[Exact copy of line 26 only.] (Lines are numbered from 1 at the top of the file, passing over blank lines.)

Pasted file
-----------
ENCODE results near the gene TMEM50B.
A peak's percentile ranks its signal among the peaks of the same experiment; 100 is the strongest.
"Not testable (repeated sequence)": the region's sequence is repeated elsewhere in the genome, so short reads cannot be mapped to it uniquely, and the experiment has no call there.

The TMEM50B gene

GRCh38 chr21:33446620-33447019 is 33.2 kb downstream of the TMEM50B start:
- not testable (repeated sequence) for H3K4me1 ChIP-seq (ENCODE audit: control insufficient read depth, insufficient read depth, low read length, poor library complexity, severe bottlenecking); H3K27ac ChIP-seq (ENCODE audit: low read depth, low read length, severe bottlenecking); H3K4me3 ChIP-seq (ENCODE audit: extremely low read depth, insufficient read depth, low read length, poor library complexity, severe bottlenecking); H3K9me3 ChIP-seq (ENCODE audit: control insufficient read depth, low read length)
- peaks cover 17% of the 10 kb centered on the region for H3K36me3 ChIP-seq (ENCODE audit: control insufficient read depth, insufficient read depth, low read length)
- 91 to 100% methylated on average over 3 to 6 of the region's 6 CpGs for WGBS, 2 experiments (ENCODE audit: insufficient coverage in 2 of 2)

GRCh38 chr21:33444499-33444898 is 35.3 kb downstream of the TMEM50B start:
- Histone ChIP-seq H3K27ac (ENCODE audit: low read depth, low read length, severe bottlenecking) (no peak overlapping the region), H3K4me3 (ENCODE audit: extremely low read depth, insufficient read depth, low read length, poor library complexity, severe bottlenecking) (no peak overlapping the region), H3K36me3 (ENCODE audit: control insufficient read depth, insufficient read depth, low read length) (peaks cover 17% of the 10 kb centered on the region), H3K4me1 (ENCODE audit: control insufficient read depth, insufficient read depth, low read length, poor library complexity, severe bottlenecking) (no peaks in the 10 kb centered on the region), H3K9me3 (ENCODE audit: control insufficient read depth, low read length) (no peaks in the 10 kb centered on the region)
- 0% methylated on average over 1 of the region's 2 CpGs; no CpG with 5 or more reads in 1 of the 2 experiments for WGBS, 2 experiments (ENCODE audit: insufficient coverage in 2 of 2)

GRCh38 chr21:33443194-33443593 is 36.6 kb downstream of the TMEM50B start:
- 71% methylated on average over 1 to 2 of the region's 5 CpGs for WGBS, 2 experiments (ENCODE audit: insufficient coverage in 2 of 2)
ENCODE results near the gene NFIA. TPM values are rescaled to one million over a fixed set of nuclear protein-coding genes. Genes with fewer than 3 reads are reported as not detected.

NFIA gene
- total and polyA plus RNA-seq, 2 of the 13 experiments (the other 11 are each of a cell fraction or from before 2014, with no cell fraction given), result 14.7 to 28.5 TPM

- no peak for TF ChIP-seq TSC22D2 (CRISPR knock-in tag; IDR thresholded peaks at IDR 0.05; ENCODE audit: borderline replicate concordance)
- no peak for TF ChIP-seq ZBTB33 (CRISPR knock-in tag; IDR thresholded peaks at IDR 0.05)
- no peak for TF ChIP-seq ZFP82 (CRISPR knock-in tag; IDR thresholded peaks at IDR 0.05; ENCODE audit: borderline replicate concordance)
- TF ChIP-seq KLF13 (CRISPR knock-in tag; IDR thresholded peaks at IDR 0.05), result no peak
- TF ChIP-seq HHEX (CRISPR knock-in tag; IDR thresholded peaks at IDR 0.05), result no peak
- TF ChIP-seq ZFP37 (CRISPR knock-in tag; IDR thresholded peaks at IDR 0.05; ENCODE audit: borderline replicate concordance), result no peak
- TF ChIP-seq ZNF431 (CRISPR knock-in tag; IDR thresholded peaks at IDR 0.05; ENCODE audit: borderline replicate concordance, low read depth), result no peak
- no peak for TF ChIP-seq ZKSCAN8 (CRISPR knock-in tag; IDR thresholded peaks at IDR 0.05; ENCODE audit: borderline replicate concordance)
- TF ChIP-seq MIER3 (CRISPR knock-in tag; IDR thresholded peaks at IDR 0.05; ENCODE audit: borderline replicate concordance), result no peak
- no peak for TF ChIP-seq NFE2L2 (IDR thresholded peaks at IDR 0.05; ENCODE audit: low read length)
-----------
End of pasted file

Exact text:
- no peak for TF ChIP-seq NFE2L2 (IDR thresholded peaks at IDR 0.05; ENCODE audit: low read length)